Friday, October 20, 2006

What's a Darfur?

If you have read my blog in the past, you will know that I often like to talk about the situation in many of the African nations. In many cases we choose to keep these difficult situations out of sight, and out of mind. Unfortunately there is a tendency in this country to pay more attention to the birth of a celebrity baby, while we turn a blind eye to the thousands of babies dying in Africa every single day.

However, there is a growing list of celebrities who have taken an active role in trying to break this pattern. One of my favorite efforts was a video for "World on Fire" made by Sarah McLachlan. It cut close to the bone for me, because it points out the enormous waste that occurs in my own chosen profession.

One of the places in Africa that I think needs our immediate attention is Uganda. I tried my best to give a short but thorough portrayal of what is going on there in my post The Night Commuters. To date, it is one of the entries on this blog that I am most proud of.

Another area that deserves your attention is Darfur. Darfur is a region in western Sudan. It is a 200,000 square mile area in the western half of Sudan. It is a flat arid land mass with some volcanic peaks in the center. This region shares a border with the Central African Republic, Chad, and Libya. (See map below)

I won’t go too in depth, but there is a massive genocide going on there right now. A group called the Janjaweed has inflicted the lion’s share of violence against their neighbors to the south. The Janjaweed are a paramilitary group made up mostly of northern cattle-herders from the Baggara tribe. It is a widely held belief that this group is supported and armed by none other than the Sudanese government.

This violence has caused many of the non-Baggara people to flee the violence. By doing this, they have had to leave behind all their possessions, and in some cases their family members. The lucky ones flee to refugee camps over the border in Chad. The unlucky ones are raped and or mutilated. Some husbands are forced to watch their wives and/or daughters raped right in front of them. Others simply starve while attempting the long trip to safety.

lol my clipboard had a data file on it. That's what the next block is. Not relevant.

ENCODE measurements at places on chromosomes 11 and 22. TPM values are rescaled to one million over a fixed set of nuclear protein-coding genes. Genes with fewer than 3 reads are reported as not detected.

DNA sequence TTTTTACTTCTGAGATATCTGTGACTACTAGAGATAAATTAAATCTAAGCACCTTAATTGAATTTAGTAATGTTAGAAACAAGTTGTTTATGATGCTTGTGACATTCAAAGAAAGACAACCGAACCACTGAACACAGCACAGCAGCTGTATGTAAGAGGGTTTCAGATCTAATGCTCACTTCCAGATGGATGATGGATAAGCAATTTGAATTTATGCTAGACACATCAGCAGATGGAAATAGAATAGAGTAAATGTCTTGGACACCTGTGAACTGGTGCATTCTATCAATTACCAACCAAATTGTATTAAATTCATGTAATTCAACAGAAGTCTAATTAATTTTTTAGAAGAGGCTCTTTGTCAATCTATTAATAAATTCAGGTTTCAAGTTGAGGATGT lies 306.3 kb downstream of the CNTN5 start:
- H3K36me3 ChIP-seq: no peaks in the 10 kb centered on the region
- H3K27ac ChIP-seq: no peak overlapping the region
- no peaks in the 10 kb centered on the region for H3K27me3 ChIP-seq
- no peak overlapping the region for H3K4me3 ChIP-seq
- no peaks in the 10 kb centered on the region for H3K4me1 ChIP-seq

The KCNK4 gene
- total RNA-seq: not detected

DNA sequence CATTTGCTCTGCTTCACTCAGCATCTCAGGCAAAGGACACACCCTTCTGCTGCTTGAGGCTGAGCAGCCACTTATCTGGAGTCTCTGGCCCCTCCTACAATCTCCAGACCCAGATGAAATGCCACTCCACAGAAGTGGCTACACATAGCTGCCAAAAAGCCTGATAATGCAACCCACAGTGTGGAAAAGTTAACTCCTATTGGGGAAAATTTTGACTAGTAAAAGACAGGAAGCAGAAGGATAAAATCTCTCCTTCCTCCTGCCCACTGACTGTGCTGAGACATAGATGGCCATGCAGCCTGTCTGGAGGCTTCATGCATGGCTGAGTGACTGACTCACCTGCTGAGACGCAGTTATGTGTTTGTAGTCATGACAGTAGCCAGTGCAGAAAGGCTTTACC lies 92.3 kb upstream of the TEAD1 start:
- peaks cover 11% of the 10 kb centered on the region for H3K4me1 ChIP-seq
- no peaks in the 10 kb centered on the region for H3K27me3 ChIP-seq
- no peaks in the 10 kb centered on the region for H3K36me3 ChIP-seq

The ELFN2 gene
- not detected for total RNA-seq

Unlike the Sudanese Civil War, which was fought between the Muslim north and Christian south, in Darfur most of the residents are Muslim. Some people believe that because this conflict is Muslim vs. Muslim, it draws little concern from conservatives in this country.

Currently every four seconds someone is dying in this conflict. That amounts to 10,000 people dead every single month.

Although I do not believe that America should play the role of “World Police”, I do think the UN should step in. In late August of this year, the UN passed resolution 1706. However, the Sudanese government has not supported this resolution, and has said that it would consider the UN forces in the region as foreign invaders.

In my opinion George Bush’s frequent stance on the UN has left it weak and ineffective. Without this strength, little can be done to stop this violence and save these people.


Blogger IB4D said...

I’m Mauro from Italy (Italian Blogs for Darfur). We’ve translated our
appeal to italian media to speak about Darfur (1 hour only in 2005!).
you support us publishing it on your site, we we’ll be very glad for.

Please, tell people on the web what we do, it's important to collect a lot
of signs (that are not just signs, but also e-mails sent to italian media!).

Italy is going to sit at The UN Council from January 2007.


3:30 AM  
Blogger dusty said...

they are all too busy jacking around about Iran, N.Korea and each other..there is no time to worry about the thousands dying in Africa. The Human Rights Council is worthless and controlled by asshats in the Middle East who wish to spend their time bitching about Israel.

1:53 PM  
Blogger the fourth person said...

hey pete!

thanks for the visit.

7:17 PM  
Blogger Jay said...

Great site-good topic. And even though I hardly have the time to write you a comment, it's good that there are people like you, who care for the world, as I do (well, kind of). Hopefully someday I'll find enough time to read all the posts and reply to them.

4:05 AM  

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